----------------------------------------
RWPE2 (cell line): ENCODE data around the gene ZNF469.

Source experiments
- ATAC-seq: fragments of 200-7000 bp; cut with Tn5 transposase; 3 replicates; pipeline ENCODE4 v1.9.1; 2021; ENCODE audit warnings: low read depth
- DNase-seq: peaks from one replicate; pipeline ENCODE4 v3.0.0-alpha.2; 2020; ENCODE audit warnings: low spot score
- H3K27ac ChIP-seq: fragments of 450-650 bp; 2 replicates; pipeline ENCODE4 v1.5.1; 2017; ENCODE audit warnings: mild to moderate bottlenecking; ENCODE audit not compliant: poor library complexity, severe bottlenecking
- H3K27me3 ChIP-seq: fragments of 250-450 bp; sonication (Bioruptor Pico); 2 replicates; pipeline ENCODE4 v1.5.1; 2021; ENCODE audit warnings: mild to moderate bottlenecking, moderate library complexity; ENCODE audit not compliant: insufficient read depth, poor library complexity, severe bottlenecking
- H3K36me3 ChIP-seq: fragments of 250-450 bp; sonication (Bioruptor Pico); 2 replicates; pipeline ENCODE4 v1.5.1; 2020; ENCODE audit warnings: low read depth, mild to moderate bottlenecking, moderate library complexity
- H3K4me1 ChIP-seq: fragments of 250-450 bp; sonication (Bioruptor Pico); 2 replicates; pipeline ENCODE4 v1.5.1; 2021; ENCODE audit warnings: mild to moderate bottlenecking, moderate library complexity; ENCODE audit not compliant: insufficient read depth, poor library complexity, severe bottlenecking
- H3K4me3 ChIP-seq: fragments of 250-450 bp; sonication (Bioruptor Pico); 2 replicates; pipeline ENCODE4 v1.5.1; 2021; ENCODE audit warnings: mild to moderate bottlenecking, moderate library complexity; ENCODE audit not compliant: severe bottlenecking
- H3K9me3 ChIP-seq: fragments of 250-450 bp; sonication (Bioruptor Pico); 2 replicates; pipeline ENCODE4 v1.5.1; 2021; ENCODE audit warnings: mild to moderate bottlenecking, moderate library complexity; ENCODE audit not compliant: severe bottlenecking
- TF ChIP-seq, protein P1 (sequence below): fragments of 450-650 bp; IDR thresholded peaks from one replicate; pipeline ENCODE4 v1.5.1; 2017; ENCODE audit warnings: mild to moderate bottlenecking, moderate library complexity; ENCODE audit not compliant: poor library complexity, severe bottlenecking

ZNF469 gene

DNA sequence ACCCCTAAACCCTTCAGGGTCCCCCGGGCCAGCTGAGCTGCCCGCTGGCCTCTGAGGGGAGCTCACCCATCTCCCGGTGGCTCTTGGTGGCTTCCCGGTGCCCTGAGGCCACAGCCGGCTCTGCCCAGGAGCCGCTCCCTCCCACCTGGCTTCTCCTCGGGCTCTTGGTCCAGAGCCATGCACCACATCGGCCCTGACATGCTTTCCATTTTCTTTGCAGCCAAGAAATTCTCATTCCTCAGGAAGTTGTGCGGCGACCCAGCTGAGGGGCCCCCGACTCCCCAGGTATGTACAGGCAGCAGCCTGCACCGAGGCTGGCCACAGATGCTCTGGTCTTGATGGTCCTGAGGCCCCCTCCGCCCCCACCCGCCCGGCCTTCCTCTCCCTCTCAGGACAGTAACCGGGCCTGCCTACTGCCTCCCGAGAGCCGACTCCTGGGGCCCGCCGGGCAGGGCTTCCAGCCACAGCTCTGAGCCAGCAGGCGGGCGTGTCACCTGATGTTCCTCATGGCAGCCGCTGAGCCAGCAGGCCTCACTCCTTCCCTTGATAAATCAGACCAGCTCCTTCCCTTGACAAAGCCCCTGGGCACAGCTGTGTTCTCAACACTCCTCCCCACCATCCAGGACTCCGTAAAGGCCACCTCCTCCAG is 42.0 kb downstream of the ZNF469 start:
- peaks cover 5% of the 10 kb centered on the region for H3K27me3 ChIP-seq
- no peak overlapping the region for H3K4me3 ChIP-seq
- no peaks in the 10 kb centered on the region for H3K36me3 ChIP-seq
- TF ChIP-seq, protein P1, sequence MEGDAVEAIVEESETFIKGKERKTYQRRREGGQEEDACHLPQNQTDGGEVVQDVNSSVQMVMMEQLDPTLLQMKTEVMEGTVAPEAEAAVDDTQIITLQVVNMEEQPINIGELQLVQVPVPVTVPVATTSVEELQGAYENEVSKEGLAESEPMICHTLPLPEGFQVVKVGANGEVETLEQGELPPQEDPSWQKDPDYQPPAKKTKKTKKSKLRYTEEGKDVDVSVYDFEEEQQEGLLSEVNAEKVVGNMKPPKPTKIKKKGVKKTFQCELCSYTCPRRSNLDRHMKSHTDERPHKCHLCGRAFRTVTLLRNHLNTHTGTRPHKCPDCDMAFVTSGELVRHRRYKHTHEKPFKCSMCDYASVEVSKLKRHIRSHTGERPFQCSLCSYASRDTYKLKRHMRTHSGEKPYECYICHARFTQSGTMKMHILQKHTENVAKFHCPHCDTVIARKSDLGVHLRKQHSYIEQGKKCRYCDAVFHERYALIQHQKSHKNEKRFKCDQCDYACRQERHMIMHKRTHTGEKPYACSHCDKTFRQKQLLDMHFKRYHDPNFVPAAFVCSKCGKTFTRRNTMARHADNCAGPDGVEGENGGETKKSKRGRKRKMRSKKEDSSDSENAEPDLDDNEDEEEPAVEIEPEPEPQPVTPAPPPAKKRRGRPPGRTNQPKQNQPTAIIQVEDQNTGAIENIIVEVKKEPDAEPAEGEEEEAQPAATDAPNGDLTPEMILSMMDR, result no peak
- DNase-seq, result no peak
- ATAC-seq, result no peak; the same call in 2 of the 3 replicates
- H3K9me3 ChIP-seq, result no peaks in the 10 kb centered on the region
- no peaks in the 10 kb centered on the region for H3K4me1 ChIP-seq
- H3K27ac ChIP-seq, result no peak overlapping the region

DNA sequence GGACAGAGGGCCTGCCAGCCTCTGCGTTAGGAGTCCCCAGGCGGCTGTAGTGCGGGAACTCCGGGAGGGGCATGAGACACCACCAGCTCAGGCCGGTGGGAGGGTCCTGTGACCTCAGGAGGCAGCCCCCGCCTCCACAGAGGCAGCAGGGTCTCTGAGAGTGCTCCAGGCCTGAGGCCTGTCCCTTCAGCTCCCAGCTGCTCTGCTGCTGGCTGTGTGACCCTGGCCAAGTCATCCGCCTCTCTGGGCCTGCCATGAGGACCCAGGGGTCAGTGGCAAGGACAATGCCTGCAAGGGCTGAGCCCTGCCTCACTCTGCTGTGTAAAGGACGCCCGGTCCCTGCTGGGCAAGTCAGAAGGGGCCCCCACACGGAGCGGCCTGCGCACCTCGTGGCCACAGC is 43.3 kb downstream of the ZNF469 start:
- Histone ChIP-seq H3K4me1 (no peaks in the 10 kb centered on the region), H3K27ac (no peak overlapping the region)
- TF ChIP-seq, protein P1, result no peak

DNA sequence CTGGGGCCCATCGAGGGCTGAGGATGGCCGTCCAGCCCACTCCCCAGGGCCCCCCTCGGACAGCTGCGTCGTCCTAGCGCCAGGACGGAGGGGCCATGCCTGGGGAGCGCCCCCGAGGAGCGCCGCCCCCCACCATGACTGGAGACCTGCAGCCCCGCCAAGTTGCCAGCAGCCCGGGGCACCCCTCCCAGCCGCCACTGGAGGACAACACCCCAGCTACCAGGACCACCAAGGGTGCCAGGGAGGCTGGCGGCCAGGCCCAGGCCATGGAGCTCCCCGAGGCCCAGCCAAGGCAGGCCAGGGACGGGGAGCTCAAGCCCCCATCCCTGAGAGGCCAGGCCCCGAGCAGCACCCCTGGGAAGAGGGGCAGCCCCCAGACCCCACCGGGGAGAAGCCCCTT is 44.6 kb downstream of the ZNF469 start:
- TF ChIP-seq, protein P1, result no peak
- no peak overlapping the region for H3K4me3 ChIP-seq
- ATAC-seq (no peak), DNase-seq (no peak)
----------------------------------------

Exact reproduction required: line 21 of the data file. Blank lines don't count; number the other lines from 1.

- no peaks in the 10 kb centered on the region for H3K4me1 ChIP-seq